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Rob Manfred: Owners want ‘pitch clock’

Apr 5, 2022; Los Angeles, California, USA; A detailed view of MLB official Rawlings baseball with signature of commissioner Rob Manfred at Dodger Stadium. Mandatory Credit: Kirby Lee-USA TODAY Sports
Credit: Kirby Lee-USA TODAY Sports

At the end of the 99-day lockout, Major League Baseball owners are still working with a priority list that includes instituting a pitch clock designed to speed up the pace of play.

In 2022 minor league games, a pitch clock of 14 seconds with no runners on base and 19 seconds with runners aboard will be used as a test case for the rule.

Commissioner Rob Manfred said in an Opening Day interview with ESPN that owners would like to see the rule adopted soon, which follows successful changes to the size of bases and universal use of the designated hitter.

“I don’t want to prejudge the process as far as handicapping it,” Manfred said. “I will say this: We’ve experimented extensively with the pitch clock in the minor leagues. It does help in terms of the pace of the game. It does help also in terms of the way the game is played, meaning more action, so it is something that remains high on the priority list of ownership. We have a great game, but historically I think the game was a little crisper the way it moved along, it had a little more action in it, more frequent balls in play, and getting back to that form of baseball would be an improvement for us, for the players and for the fans.”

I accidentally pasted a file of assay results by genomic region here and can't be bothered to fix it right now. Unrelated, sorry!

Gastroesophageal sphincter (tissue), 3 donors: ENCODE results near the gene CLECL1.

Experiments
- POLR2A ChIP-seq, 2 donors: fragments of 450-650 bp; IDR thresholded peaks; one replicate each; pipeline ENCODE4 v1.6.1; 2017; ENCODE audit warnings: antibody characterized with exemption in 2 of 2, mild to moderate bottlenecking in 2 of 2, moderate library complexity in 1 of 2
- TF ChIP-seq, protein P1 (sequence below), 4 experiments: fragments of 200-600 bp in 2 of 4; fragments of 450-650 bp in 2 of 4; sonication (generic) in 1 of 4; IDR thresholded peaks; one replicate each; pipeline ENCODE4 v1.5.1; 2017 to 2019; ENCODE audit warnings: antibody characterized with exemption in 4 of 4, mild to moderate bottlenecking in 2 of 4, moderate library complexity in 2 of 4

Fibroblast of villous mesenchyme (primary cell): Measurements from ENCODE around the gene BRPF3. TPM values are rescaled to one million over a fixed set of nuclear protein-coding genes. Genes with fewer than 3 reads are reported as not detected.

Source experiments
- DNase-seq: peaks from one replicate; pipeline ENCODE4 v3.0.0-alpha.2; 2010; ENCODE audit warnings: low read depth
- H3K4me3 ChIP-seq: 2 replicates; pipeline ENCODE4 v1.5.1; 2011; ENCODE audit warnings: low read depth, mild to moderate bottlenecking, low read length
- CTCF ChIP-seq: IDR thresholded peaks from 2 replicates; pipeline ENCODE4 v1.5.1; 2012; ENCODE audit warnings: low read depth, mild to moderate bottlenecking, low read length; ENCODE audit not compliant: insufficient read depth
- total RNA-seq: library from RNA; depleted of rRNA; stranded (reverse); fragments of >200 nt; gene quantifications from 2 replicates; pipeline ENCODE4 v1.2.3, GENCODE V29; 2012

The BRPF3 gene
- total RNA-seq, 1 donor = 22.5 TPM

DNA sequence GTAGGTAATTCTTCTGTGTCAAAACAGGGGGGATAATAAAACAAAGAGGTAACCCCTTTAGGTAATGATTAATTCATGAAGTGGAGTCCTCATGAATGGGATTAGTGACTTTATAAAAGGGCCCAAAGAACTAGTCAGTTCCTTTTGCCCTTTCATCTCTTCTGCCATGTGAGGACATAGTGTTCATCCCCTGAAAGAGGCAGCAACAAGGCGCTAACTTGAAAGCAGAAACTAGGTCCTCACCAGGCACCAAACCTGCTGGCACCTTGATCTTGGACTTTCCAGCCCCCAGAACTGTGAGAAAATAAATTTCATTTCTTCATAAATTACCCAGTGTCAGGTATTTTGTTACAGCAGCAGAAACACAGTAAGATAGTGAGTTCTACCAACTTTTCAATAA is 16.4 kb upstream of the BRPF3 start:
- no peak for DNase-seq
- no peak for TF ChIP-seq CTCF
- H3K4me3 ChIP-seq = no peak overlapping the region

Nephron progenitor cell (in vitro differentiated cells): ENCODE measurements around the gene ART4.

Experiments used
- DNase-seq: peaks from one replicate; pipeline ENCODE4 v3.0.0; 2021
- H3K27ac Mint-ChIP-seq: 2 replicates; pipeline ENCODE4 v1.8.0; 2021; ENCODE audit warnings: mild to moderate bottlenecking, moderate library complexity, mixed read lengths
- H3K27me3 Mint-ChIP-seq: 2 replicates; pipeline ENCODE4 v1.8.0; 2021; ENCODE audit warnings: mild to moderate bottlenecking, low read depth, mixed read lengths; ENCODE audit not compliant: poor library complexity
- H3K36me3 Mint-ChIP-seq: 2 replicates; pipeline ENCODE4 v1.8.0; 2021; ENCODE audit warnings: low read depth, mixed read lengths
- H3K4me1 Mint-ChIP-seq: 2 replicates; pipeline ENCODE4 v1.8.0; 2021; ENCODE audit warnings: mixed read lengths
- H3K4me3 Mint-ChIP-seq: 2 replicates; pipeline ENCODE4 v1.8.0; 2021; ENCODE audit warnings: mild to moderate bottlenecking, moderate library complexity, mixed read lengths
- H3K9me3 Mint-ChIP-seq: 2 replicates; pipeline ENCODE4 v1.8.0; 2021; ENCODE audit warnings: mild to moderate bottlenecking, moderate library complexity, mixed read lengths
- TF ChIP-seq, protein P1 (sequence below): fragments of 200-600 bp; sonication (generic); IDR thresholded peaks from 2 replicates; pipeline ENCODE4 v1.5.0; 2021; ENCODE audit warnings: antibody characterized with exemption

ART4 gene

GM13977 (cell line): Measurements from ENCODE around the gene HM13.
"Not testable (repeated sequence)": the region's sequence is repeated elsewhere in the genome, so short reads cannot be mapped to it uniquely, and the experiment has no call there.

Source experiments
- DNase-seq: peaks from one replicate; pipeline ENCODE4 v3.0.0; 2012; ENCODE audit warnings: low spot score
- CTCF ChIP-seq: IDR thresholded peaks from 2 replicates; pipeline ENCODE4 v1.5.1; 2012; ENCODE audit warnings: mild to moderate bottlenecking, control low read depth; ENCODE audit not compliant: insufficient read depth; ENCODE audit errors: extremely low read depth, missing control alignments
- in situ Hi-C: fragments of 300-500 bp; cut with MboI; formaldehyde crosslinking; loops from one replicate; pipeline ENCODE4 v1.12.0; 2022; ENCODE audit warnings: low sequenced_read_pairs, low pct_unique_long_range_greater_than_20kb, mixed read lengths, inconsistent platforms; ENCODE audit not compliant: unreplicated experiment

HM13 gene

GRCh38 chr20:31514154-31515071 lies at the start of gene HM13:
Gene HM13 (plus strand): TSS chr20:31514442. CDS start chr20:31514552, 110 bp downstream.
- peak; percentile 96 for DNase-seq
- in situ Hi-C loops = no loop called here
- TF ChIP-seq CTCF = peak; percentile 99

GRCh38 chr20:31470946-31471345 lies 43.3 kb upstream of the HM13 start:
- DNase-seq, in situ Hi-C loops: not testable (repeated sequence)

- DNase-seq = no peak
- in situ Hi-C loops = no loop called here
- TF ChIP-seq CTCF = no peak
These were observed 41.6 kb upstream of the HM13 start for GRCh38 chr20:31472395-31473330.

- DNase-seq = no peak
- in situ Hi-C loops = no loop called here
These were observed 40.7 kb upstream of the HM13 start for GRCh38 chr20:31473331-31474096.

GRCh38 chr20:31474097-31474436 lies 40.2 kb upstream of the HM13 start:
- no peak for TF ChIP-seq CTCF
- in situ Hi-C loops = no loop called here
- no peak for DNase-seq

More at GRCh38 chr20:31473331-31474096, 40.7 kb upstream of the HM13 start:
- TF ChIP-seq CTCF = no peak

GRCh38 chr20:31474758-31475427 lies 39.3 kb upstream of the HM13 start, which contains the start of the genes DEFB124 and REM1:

Manfred said fan entertainment remains a major focus.

Amazon Prime will stream 31 Yankees games and NBC/Peacock will stream a Sunday morning game as part of baseball’s effort to reach different demographics.

The average MLB game lasted three hours and 10 minutes in 2021, which was a three-minute improvement from 2020 and followed changes to rules with relief pitchers and overall pitching changes.

Manfred said he would like to receive “complete” player input on all rules changes.

The latest Collective Bargaining Agreement introduced a new committee for such changes comprised of four active players, six members appointed by MLB and one umpire.

Manfred said he and MLB owners are mindful of the lingering impacts of the lockout and pushing back Opening Day.

“The most important thing is always to make sure we have the game on the field for our fans,” Manfred said. “I did feel pressure to try to make sure that we not only had a season, but that we had a 162-game season, particularly in light of the difficult years we had in 2020 and 2021.”

–Field Level Media